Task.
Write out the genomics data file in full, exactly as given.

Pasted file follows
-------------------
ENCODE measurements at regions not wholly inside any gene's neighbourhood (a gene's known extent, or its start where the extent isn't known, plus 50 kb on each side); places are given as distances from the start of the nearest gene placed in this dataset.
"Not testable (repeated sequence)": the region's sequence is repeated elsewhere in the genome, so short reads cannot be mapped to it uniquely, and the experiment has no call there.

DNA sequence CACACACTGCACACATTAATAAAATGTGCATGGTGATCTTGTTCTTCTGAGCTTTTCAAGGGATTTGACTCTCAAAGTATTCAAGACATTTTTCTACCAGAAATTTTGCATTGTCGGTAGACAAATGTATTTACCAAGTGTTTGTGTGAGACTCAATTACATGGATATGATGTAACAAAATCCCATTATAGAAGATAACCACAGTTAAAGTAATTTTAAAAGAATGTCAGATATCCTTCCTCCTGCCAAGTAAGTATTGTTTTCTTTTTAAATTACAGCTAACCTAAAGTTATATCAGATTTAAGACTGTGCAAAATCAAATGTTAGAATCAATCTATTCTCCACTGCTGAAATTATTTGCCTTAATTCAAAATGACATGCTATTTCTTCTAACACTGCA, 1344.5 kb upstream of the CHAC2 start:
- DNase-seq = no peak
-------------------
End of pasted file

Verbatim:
ENCODE measurements at regions not wholly inside any gene's neighbourhood (a gene's known extent, or its start where the extent isn't known, plus 50 kb on each side); places are given as distances from the start of the nearest gene placed in this dataset.
"Not testable (repeated sequence)": the region's sequence is repeated elsewhere in the genome, so short reads cannot be mapped to it uniquely, and the experiment has no call there.

DNA sequence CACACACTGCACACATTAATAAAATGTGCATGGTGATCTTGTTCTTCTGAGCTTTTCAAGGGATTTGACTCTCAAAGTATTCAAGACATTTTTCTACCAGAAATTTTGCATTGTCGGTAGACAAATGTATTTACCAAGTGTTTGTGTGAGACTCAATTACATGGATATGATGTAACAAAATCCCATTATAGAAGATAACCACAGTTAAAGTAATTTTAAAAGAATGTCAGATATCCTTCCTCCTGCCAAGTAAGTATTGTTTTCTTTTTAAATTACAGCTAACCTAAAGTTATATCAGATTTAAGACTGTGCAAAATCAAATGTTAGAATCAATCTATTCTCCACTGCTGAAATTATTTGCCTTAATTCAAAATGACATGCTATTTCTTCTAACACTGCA, 1344.5 kb upstream of the CHAC2 start:
- DNase-seq = no peak